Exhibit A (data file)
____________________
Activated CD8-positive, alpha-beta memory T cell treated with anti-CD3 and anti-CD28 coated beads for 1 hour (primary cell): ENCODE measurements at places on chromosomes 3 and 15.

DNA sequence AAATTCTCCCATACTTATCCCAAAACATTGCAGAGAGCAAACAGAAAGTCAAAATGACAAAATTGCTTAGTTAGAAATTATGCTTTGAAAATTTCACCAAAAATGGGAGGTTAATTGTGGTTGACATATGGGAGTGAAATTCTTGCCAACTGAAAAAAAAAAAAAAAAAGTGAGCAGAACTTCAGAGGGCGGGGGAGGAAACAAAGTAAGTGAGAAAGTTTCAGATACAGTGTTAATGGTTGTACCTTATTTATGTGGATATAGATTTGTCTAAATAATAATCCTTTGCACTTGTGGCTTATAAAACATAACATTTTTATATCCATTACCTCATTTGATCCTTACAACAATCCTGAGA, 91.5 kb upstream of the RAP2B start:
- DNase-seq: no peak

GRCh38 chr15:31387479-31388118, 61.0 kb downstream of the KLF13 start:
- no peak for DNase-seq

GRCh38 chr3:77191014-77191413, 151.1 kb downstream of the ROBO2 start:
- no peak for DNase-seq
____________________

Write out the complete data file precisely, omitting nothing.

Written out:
Activated CD8-positive, alpha-beta memory T cell treated with anti-CD3 and anti-CD28 coated beads for 1 hour (primary cell): ENCODE measurements at places on chromosomes 3 and 15.

DNA sequence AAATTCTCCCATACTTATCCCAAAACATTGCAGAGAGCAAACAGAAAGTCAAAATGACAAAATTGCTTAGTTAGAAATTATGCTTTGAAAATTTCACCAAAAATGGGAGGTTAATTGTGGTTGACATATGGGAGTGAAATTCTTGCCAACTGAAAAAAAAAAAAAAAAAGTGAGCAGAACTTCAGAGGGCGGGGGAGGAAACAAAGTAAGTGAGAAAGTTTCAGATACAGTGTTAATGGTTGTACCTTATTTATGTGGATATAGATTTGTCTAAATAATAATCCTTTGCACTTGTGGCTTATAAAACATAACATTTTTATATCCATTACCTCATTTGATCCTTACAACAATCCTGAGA, 91.5 kb upstream of the RAP2B start:
- DNase-seq: no peak

GRCh38 chr15:31387479-31388118, 61.0 kb downstream of the KLF13 start:
- no peak for DNase-seq

GRCh38 chr3:77191014-77191413, 151.1 kb downstream of the ROBO2 start:
- no peak for DNase-seq